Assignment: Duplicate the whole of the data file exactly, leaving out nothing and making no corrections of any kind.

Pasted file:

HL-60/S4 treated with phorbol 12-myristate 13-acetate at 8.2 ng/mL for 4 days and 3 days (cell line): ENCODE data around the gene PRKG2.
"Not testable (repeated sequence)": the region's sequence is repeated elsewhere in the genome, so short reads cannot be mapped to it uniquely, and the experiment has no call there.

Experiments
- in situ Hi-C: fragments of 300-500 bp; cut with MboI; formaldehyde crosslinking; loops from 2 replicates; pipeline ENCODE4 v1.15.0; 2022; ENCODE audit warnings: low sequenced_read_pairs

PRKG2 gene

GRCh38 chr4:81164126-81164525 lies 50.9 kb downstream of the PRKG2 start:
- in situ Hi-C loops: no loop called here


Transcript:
HL-60/S4 treated with phorbol 12-myristate 13-acetate at 8.2 ng/mL for 4 days and 3 days (cell line): ENCODE data around the gene PRKG2.
"Not testable (repeated sequence)": the region's sequence is repeated elsewhere in the genome, so short reads cannot be mapped to it uniquely, and the experiment has no call there.

Experiments
- in situ Hi-C: fragments of 300-500 bp; cut with MboI; formaldehyde crosslinking; loops from 2 replicates; pipeline ENCODE4 v1.15.0; 2022; ENCODE audit warnings: low sequenced_read_pairs

PRKG2 gene

GRCh38 chr4:81164126-81164525 lies 50.9 kb downstream of the PRKG2 start:
- in situ Hi-C loops: no loop called here